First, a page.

Figure 6. Hourly diurnal cycle of precipitation on Jan 16 2018, starting at midnight. The CVA was divided into nine boxes where the total area precipitation every one hour was computed.
over sea for the case studied. This is an expected performance, considering that over sea, the surface friction is lower leading to a more uniform wind field and less pronounced temperature changes, allowing a better representation of convective processes. Lin-KF, Mor-KF and Thom-KF presented the mayor overestimation in these areas.
At box 4 however, despite having a large part of the area occupied by sea, the model had difficulties representing the rain in the earliest and latest hours of the day for all configurations, with a huge overestimation. Something similar occurred with box 3 but less pronounced and with greater dispersion in forecasts. Over zone 8, which presents irregular coastal areas, the model presented difficulties, overestimating precipitation. It also occurred at box 7 where overestimation occurred in the afternoon. Once more combinations with the KF cumulus parameterization produced the higher values of accumulated rainfall been the ones with mayor differences from GPM.
Regions 2 and 5, also enclosed water-land interface zones and the mountainous system (Central-American Sierra Madre). In spite of it, most of the configurations were able to forecast the precipitation with low errors, representing well, though earlier, the peaks of precipitation. Mor-BMJ achieved better representation of the diurnal cycle over the box number 5, where weather stations recorded the most significant accumulated precipitation.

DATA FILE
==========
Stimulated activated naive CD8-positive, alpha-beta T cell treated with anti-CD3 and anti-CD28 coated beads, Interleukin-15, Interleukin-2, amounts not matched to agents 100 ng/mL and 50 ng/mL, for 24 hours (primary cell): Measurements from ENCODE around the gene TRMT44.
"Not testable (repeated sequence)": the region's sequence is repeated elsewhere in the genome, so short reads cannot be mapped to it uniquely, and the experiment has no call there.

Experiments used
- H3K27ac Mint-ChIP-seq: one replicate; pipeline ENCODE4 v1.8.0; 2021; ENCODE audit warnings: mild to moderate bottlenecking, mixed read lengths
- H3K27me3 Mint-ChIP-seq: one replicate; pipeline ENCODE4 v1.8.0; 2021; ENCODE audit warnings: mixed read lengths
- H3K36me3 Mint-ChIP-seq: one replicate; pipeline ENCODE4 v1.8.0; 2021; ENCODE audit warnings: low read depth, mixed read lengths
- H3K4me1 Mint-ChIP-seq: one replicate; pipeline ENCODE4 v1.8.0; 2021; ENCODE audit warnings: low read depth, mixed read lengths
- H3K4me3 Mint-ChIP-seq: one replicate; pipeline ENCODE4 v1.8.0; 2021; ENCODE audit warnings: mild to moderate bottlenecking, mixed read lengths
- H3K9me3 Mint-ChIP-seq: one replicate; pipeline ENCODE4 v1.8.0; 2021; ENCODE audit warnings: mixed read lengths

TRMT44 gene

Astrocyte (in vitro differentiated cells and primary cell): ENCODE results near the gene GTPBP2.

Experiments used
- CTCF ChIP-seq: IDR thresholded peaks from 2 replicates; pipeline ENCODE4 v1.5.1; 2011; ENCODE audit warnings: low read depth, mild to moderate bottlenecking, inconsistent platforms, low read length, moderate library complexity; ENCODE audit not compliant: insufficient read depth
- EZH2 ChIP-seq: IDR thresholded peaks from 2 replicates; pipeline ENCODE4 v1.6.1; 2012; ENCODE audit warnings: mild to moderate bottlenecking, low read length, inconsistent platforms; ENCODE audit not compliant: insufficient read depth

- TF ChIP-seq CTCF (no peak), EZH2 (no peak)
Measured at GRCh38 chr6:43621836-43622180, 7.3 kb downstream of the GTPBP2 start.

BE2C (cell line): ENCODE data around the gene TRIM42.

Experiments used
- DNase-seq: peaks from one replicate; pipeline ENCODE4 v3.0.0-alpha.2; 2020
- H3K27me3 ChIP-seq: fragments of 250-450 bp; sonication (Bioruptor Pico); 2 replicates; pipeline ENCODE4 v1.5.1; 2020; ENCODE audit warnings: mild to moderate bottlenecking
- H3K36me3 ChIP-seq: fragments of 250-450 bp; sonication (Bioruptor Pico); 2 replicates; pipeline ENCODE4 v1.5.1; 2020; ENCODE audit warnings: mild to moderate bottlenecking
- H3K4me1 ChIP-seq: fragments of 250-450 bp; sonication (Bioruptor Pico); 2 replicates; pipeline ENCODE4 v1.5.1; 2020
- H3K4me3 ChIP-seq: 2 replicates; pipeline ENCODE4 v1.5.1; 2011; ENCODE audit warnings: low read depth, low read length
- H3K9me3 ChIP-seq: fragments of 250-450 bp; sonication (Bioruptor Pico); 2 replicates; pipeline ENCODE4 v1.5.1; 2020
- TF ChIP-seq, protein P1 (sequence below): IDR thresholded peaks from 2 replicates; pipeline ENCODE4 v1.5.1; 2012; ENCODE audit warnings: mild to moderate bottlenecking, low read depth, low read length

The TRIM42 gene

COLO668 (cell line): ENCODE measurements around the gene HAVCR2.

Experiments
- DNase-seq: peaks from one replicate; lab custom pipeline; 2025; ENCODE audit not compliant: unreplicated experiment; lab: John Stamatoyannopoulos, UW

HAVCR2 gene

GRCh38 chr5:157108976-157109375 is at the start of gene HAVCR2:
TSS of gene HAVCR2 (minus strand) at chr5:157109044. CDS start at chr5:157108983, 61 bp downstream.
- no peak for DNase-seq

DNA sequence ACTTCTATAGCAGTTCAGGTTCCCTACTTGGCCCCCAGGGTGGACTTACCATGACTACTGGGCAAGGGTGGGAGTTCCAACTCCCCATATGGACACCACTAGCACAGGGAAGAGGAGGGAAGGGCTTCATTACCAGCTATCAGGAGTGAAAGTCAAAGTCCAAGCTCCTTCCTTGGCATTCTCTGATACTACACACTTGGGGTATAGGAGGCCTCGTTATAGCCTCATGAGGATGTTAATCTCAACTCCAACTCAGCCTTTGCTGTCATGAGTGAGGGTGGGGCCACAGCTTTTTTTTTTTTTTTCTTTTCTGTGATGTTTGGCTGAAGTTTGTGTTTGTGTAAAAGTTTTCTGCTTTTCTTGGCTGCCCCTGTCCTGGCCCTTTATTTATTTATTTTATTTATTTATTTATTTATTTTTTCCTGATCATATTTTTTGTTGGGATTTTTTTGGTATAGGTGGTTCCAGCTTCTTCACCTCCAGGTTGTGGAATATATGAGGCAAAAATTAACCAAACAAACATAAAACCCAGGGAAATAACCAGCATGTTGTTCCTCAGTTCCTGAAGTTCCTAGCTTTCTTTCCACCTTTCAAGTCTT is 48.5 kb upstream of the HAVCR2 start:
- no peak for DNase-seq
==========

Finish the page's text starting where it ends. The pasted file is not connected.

In general, the ability of each combination of BMP-CU varies significantly from one region to another, so it can’t be easily identified, which ones achieved better accuracy. As a common feature, all experiments overestimate the hourly total area of precipitation in each box, presenting higher precision at regions where sea is predominant. It was found that experiments that use KF as CU strongly overestimate the rainfall values while the ones with BMJ fit better the daily behavior of the precipitation.
From the point of view of categorical verification indexes, in which the skill of the experiments is evaluated for the prognosis of the occurrence or not of precipitation, Figure 7 shows the probability of detection for each BMP-CU combination. The POD is a measure of whether precipitation events were correctly identified in terms of occurrence, not amount. Notice that the 15 numerical experiments presented a similar spatial pattern of the index, having higher values in the areas where GPM estimated the most significant accumulated rainfall. This is over the Pacific Ocean region near the Panama-Colombia border and over the southwestern part of the CVA. In these regions POD reached values of 0.8 while at zones where the greatest episodes of precipitation were recorded (values greater than 50 mm/24h), the ability of detection drops to 0.5. On the other hand, the performance of event detection decreases, having values below 0.4 at locations where weather stations registered values between 30 and 60 mm/24h, such as south-west and north-west of the Central Panama province.
The best skill is presented by the group of combinations that use BMJ as CU parameterization. For the area comprising the Panama Canal, BMJ presented an improvement that could be quantifiable up to 10% in the POD index when compared to the other two cumulus parameterizations. The Lin-BMJ experiment stood out as it presented values close to 1 in the northern and southern parts of Central Panama, decreasing to 0.5 in zones where the greatest episodes of precipitation were recorded by GPM.